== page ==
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Publication numberUS5629438 A
Publication typeGrant
Application numberUS 08/712,226
Publication dateMay 13, 1997
Filing dateSep 11, 1996
Priority dateSep 11, 1996
Fee statusPaid
Also published asDE69725081D1, EP0829484A2, EP0829484A3, EP0829484B1
Publication number08712226, 712226, US 5629438 A, US 5629438A, US-A-5629438, US5629438 A, US5629438A
InventorsSteven K. Freeburne, Robert F. Jarvis, Jr.
Original AssigneeDow Corning Corporation
Export CitationBiBTeX, EndNote, RefMan
External Links: USPTO, USPTO Assignment, Espacenet
Hydrochlorination process for converting high-boiling residue from direct process to monosilanes
US 5629438 A
Abstract
A hydrochlorination process for the production of monosilanes from the high-boiling residue resulting from the reaction of organochlorides with silicon metalloid in a process typically referred to as the "direct process." The process comprises (A) forming a mixture comprising the high-boiling residue and an organosilane and (B) contacting the mixture with hydrogen chloride in the presence of a catalytic amount of a catalyst composition effective in promoting the formation of monosilanes from the high-boiling residue. A preferred catalyst composition comprises aluminum trichloride, at least a portion of which may be formed in situ during conduct of the direct process and isolation of the high-boiling residue.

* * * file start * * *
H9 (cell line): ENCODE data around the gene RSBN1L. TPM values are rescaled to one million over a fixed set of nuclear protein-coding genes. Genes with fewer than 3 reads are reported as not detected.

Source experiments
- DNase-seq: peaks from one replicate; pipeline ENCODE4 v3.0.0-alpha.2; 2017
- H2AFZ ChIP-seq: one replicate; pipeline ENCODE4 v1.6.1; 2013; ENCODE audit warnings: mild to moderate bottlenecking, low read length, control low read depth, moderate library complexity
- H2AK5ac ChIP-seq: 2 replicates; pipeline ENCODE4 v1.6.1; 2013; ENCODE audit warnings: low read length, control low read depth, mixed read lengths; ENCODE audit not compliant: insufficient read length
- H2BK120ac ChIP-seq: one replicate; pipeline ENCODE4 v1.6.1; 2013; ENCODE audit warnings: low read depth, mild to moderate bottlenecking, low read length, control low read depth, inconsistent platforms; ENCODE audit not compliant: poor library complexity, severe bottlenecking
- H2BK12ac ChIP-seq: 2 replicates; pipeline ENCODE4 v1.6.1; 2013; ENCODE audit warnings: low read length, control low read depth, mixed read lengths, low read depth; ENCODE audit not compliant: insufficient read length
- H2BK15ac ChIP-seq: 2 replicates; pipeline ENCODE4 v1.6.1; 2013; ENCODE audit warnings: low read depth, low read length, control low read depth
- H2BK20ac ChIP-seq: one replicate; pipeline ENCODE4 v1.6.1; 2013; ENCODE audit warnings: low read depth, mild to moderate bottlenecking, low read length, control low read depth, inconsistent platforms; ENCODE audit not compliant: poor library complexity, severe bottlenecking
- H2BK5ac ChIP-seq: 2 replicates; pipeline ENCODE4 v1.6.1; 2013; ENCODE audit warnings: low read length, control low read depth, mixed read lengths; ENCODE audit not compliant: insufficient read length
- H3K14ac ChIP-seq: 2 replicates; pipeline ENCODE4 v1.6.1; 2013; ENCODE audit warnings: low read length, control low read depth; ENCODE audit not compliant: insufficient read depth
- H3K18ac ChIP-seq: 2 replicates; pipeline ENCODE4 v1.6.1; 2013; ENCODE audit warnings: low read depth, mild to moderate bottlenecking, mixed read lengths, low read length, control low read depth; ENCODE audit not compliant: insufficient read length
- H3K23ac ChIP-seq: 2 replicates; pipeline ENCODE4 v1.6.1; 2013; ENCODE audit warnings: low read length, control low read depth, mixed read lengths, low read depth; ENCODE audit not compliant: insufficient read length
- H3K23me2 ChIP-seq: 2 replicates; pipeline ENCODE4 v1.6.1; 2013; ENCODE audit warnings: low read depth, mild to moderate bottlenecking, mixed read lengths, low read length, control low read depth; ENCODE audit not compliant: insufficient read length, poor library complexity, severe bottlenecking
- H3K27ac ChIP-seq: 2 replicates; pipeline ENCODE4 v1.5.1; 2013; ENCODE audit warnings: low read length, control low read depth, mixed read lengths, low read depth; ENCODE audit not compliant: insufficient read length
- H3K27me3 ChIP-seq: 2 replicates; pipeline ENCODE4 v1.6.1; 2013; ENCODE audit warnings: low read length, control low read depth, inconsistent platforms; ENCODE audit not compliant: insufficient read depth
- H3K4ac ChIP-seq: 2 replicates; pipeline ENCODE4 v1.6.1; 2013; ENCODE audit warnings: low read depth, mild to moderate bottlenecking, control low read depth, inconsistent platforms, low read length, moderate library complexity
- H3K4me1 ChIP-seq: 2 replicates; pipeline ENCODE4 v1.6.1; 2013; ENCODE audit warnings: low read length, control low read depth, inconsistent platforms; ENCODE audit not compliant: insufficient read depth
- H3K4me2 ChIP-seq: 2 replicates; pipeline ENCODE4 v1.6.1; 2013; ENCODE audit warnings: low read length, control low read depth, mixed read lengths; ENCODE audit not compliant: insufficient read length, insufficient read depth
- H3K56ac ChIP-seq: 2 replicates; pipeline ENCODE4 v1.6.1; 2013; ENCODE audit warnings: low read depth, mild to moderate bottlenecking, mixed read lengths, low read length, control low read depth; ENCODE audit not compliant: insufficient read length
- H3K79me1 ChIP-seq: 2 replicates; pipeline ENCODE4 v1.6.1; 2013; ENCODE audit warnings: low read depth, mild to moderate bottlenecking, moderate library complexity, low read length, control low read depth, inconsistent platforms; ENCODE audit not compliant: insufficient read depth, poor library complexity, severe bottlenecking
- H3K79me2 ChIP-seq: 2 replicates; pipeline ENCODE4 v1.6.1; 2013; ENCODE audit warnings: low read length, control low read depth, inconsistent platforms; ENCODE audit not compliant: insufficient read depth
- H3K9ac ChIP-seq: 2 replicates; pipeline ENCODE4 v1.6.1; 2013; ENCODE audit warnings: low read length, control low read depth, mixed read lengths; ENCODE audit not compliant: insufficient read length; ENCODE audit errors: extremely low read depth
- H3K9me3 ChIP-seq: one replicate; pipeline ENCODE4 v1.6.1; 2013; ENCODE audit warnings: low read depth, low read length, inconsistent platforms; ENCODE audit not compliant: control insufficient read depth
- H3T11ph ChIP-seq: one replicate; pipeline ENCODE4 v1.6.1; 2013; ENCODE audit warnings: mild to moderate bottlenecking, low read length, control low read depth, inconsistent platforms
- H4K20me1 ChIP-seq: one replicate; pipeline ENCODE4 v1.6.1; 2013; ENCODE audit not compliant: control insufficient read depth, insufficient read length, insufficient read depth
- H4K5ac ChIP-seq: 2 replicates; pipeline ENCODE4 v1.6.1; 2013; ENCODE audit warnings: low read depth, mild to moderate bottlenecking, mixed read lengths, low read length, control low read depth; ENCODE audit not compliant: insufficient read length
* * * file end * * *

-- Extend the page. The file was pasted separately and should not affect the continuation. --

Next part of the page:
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Claims(19)
We claim:
1. A process for converting a high-boiling residue resulting from the reaction of an organochloride with silicon metalloid to monosilanes, the process comprising:
(A) forming a mixture comprising a high-boiling residue resulting from the reaction of an organochloride with silicon metalloid and an organosilane described by formula
Rm Hn SiCl4-m-n,
where each R is independently selected from a group consisting of alkyls comprising one to six carbon atoms, aryls, alkoxys comprising one to six carbon atoms, trimethylsilyl, and trifluoropropyl, m=1 to 4, n=0 to 2, and m+n=2 to 4; and
(B) contacting the mixture with hydrogen chloride in the presence of a catalytic amount of a catalyst composition effective in promoting the formation of monosilanes from the high-boiling residue at a temperature within a range of about 150 C. to 500 C. and a total reactor pressure within a range of about 100 psig to 5,000 psig.
2. A process according to claim 1, where the high-boiling residue has a boiling point above about 70 C. and results from the distillation of methylchlorosilanes from the reaction product of methyl chloride with silicon metalloid.
3. A process according to claim 1, where the organosilane is trimethylchlorosilane.